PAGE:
Established and directed by American Indians, the Indian Law Resource Center is a nonprofit law and advocacy organization that since 1978, has championed the interests of indigenous peoples in the United States, Mexico, and Central and South America. The Center provides legal assistance to Indian and Alaska Native nations that seek to protect their lands, resources, human rights, environment and cultural heritage. In the late sixties, there were no public interest organizations providing legal representation to the Indian nations. The Indian Law Resource Center was established specifically to get at the underlying problems that were causing the suffering. As a matter of principle, the Center does not accept federal funds due to the potential conflict of interest. Robert Coulter, the Center’s executive director, describes disbelief as the biggest problem he faces, explaining that judges and members of Congress sometimes don’t believe him when he argues that, according to federal law, the US government is free to violate the treaties it makes with Indian reservations – even to take land and resources without compensating the Indian owner. Mr. Coulter likens the present state of law concerning Indian nations in the United States to the law that existed under the separate-but-equal doctrine, when it was legally acceptable to segregate the races, provided the facilities were comparable. What the Center has sought is a Supreme Court ruling that will change the law for the Indian nations as Brown vs. Board of Education did when it struck down the discriminatory “separate but equal” doctrine because it violated the Fifth and Fourteenth Amendments. No such ruling has ever been handed down with regard to the rights of Native Americans and no precedent exists that Congress must abide by the Fifth Amendment when it deals with the property of Indian nations. For this reason, the Center looked for another forum in which to assert the rights of indigenous peoples. In 1979 the Center brought the first indigenous rights case to the Inter-American Commission on Human Rights for demarcation of Yanomami land, and in 1980 it submitted the first indigenous human rights complaint against the United States to the UN Commission on Human Rights. The Center was a leading participant in a long and difficult but ultimately successful struggle to secure the adoption of the United Nations Declaration on the Rights of Indigenous Peoples, arguing that racial discrimination and the violation of human rights was leading to the disappearance of whole societies and cultures. The Declaration provides a framework for the protection and advancement of collective and individual rights of indigenous peoples, including their languages, religious and cultural rights, rights to land and natural resources, and protection against forced assimilation and forced population transfer, and this has benefited indigenous peoples throughout the world.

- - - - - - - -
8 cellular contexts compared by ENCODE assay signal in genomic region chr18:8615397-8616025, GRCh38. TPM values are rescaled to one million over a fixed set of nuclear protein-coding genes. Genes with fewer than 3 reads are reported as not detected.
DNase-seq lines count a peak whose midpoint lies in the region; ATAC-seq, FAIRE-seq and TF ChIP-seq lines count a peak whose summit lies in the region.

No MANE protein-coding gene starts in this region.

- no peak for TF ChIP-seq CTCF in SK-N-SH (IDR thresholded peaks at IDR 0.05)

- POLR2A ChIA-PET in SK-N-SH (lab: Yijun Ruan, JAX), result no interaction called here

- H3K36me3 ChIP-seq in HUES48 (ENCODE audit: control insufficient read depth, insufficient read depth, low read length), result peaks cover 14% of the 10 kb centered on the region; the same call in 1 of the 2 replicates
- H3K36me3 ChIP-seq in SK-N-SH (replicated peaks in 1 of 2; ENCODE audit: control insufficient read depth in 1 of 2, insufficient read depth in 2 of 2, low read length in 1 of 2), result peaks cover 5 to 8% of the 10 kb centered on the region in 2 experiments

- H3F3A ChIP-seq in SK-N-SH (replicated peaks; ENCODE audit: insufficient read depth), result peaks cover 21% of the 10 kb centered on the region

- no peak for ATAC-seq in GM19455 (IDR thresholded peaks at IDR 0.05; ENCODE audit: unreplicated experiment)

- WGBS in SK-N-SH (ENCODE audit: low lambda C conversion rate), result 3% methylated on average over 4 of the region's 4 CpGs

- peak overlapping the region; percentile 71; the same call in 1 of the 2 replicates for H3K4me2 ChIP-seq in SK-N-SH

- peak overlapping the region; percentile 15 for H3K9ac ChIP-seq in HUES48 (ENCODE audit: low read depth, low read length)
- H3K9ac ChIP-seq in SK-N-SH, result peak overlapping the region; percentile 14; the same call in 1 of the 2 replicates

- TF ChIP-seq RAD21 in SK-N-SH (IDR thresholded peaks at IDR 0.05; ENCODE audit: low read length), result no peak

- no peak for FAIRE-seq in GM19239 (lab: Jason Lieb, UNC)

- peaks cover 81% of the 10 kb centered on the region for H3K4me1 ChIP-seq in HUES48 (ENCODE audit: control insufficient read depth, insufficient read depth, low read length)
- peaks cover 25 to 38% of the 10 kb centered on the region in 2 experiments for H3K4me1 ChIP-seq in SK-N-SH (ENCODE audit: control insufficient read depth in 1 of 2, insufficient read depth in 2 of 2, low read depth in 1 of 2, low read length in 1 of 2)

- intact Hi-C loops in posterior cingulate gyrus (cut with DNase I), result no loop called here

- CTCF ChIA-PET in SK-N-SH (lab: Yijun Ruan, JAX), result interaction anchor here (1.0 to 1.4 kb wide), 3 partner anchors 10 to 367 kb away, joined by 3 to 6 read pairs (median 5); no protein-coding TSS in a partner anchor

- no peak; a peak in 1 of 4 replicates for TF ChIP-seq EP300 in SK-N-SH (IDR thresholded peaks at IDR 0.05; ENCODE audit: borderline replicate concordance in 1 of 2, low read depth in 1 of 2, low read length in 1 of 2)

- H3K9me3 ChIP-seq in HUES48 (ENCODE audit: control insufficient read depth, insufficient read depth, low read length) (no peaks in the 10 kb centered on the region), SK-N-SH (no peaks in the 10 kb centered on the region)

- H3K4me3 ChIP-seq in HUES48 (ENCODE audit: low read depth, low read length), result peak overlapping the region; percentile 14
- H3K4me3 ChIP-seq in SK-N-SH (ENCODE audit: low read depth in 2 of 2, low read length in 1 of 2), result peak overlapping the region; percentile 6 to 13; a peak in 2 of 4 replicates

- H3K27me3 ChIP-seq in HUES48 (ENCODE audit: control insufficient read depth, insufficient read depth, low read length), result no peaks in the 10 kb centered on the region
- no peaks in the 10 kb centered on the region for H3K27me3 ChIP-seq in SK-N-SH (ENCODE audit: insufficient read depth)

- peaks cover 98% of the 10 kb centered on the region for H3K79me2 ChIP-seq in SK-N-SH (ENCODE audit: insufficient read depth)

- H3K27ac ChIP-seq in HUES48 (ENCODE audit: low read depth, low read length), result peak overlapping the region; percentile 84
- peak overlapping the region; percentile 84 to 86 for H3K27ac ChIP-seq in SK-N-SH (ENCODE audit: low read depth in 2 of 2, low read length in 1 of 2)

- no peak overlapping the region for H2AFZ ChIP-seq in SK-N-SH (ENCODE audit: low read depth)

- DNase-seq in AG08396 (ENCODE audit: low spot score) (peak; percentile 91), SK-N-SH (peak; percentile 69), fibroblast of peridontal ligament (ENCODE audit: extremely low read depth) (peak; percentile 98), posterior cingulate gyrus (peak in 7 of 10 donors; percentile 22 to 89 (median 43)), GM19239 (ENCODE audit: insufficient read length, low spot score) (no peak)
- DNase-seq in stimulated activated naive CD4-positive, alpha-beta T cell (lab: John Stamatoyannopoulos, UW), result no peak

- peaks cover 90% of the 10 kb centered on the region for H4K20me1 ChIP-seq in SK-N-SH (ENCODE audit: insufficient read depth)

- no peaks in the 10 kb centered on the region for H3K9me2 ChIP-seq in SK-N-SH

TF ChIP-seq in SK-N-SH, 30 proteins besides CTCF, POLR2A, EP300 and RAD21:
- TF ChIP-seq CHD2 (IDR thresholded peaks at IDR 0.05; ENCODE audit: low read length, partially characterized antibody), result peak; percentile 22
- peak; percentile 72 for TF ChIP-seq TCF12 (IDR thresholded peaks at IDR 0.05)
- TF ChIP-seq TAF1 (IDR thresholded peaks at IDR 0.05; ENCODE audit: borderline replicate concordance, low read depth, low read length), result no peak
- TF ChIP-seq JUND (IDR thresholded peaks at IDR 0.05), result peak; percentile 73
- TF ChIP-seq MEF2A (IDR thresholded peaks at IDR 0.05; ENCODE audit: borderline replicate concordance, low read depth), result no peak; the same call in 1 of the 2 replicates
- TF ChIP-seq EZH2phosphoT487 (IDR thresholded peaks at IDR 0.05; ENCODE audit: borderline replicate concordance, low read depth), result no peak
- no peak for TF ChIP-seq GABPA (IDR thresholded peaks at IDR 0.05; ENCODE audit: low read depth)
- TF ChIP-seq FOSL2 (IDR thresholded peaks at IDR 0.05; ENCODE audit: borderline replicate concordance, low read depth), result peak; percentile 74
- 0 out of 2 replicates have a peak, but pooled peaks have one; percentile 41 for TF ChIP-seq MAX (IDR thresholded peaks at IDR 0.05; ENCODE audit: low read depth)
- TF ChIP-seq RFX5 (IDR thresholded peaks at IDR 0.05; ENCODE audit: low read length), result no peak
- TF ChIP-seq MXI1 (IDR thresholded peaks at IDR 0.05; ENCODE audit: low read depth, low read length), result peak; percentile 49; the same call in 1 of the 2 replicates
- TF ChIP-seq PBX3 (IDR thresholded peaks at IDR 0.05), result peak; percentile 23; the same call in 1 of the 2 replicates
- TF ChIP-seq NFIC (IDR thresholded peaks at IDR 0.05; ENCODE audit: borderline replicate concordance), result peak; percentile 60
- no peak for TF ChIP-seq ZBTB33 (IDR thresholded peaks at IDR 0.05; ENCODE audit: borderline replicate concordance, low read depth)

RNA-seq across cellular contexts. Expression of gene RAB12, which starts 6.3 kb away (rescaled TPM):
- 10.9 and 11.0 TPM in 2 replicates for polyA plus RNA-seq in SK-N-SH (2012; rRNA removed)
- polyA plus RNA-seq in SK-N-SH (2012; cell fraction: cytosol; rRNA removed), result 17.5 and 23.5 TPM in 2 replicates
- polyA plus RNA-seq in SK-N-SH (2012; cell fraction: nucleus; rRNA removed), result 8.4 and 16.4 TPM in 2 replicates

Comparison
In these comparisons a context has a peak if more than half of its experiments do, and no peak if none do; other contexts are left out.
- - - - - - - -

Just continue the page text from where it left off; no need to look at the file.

The Indian Law Resource Center seeks to overcome the problems facing Native peoples by advancing the rule of law, establishing national and international legal standards to preserve their human rights and dignity, and challenging governments to accord justice and equality before the law to all indigenous peoples of the Americas. The difficulty that Indian tribes and Alaskan Native nations face in solving the problems that confront them stems from the legal structure with which they must work. A case currently being handled by the Center is on behalf of one of nine Shoshone tribes that received less than one dollar per acre for land that they still owned and preferred to retain. The Indian Claims Commission – set up by Congress in 1946 ostensibly as a means of redressing grievances – had awarded a judgment to pay for the land, even if the tribes preferred the return of their land. In this case, the $26 million that was awarded and that has been sitting in the US Treasury for many years is, because of a bill passed by Congress, being confiscated and distributed to individuals, but not necessarily to members of the tribes. Under this law, anyone who shared in a previous award is prohibited from receiving payment under this award. Some would receive payments even though they are not members of any Western Shoshone tribe. As Mr. Coulter notes, violation of the rights of American Indians, particularly in their efforts to enforce contracts with the US government, has led, in many instances, to an undesirable business climate in which parties are hesitant to invest in the face of such unpredictability. Although the media often portray casinos operated by Indian nations as thriving enterprises, Mr. Coulter notes that many tribes have no casino, and the majority of casinos that are in operation are struggling businesses that are only moderately successful. The fact that a few people do get rich has, according to Mr. Coulter, obscured the underlying problems that continue to plague Indian communities all over the country, especially, for example, in small villages in Alaska, where there is no opportunity for a casino and the salmon population they rely on is being destroyed by pollution and sport fishing, as well as the destruction of habitats elsewhere.